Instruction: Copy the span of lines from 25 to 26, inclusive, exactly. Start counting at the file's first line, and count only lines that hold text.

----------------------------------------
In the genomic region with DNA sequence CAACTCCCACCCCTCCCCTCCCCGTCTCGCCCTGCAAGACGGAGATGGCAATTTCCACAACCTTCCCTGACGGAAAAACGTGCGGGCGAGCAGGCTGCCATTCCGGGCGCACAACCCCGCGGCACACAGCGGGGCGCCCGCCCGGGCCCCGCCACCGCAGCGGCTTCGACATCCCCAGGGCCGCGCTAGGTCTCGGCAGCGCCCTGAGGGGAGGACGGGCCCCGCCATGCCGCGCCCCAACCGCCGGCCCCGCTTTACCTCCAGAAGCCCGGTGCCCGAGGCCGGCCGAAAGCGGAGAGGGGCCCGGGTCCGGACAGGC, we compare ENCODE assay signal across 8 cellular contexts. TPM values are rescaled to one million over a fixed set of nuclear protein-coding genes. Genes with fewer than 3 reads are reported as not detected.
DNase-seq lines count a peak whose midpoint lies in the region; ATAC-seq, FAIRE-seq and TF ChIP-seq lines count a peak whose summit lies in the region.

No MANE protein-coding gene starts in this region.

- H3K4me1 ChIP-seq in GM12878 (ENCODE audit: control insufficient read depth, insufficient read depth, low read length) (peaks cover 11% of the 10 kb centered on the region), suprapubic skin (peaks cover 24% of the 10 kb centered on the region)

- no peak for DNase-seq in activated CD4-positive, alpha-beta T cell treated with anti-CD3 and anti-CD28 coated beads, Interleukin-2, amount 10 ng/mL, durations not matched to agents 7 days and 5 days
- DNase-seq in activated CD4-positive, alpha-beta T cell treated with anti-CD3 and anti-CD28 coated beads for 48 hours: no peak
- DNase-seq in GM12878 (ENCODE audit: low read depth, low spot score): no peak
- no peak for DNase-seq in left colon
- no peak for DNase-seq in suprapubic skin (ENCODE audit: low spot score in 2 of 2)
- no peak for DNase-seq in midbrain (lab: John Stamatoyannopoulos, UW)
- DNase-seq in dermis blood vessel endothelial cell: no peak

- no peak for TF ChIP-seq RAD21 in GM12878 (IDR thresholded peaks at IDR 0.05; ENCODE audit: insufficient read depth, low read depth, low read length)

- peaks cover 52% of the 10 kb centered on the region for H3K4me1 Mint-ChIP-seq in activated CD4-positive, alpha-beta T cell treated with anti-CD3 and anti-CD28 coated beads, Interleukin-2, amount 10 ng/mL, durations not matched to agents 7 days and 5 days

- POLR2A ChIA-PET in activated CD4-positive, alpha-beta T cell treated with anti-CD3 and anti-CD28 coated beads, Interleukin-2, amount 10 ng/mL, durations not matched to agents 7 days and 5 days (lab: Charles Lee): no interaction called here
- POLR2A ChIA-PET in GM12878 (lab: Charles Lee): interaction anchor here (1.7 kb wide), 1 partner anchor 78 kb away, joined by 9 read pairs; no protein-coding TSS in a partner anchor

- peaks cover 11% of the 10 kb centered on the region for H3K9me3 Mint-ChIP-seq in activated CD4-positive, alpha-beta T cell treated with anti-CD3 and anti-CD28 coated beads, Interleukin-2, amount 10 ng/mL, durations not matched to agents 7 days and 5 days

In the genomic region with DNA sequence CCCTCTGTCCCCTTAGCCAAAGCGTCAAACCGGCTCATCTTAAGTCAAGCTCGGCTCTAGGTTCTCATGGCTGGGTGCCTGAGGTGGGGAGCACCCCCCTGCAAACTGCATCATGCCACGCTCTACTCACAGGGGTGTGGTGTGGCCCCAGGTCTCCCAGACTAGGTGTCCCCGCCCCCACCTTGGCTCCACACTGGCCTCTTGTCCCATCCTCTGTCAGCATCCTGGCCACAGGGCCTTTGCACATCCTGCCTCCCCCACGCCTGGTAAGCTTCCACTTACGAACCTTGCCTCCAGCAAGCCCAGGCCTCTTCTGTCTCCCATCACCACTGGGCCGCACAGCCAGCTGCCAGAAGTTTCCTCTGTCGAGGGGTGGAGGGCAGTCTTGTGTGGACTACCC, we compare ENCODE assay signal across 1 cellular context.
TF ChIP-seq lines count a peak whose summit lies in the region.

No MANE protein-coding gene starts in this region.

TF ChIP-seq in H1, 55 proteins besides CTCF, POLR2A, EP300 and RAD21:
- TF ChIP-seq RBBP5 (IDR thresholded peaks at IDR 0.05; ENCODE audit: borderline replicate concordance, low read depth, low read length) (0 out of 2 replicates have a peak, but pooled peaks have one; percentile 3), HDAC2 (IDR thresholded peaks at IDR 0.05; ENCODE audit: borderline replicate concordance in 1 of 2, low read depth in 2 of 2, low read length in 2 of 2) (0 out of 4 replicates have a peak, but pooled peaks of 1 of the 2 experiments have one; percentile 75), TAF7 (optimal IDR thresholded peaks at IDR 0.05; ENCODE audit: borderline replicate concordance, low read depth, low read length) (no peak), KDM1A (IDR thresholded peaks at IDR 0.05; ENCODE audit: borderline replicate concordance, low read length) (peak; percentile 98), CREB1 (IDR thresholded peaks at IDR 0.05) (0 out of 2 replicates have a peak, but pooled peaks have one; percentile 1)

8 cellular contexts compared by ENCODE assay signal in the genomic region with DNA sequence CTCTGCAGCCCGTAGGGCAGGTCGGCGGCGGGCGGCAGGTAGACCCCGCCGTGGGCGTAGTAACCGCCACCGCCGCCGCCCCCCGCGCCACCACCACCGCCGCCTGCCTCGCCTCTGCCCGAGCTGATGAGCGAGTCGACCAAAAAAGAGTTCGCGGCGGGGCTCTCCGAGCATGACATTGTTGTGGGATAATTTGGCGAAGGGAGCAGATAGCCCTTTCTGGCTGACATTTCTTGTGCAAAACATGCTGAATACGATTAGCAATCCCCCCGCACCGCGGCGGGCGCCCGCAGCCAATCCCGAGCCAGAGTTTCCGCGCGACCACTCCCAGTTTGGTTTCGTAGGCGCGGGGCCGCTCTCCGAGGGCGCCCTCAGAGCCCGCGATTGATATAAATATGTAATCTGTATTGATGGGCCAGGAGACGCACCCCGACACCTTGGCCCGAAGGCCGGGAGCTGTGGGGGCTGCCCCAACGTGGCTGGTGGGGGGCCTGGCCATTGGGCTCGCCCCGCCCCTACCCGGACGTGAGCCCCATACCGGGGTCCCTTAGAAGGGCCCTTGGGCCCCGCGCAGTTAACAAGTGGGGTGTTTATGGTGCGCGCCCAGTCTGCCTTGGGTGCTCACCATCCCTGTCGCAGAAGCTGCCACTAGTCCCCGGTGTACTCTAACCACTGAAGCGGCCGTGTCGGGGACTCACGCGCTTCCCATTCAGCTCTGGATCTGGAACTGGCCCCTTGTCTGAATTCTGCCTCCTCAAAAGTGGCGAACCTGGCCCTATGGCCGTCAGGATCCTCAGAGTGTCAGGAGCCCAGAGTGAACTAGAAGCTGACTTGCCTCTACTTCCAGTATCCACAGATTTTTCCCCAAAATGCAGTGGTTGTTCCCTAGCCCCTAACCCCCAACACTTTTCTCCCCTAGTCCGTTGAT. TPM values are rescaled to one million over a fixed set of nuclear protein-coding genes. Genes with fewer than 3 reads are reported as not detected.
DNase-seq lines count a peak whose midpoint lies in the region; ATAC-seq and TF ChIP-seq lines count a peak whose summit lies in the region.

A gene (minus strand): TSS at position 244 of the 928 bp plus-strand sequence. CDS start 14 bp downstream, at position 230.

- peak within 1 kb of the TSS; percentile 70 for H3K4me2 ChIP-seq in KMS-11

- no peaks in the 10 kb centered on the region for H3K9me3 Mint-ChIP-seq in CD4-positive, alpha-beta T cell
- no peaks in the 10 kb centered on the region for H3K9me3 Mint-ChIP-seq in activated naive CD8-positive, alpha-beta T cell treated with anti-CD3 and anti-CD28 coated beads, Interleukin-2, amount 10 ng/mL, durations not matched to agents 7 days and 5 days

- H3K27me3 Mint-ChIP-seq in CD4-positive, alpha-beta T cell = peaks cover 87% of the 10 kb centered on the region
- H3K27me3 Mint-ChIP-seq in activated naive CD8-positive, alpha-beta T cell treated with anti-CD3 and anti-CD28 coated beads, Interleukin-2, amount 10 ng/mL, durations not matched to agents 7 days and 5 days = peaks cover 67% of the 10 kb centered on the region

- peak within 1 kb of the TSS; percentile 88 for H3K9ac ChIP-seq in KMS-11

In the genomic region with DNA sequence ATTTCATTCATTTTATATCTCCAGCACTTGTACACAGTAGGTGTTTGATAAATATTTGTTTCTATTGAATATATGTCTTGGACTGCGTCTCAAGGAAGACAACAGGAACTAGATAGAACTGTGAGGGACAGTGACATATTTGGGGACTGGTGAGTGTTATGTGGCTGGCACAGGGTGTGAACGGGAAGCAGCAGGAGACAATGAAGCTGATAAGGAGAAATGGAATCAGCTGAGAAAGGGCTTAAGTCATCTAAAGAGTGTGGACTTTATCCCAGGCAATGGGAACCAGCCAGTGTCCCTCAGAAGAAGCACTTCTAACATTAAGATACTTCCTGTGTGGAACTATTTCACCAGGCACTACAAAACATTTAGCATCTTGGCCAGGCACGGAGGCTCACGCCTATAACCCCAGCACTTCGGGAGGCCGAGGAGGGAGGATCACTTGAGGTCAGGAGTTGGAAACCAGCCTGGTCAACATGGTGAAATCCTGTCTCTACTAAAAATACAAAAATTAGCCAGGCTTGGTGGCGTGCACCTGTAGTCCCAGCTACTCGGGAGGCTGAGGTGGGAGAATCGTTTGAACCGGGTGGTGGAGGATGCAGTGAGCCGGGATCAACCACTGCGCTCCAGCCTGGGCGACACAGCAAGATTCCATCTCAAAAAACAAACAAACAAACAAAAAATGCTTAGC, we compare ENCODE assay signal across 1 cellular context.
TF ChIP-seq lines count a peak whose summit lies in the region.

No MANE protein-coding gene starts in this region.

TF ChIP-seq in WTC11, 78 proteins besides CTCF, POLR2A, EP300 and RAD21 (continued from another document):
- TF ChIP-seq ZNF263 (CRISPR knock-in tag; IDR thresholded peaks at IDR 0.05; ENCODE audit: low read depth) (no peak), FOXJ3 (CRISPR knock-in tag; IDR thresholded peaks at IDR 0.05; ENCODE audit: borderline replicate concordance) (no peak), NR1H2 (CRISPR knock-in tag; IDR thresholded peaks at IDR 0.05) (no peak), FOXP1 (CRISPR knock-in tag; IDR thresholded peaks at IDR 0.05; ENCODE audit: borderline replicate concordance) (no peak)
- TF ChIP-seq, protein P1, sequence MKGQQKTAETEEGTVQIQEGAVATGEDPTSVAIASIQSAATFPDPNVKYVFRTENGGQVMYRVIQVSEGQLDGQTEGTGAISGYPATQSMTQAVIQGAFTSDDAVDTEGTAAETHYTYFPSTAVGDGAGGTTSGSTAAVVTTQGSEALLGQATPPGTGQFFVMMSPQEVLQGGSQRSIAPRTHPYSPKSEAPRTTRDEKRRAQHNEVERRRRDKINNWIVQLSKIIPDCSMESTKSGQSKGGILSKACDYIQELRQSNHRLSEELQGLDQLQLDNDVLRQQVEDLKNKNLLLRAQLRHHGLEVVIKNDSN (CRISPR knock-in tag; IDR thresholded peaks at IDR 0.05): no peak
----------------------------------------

- peak within 1 kb of the TSS; percentile 70 for H3K4me2 ChIP-seq in KMS-11

- no peaks in the 10 kb centered on the region for H3K9me3 Mint-ChIP-seq in CD4-positive, alpha-beta T cell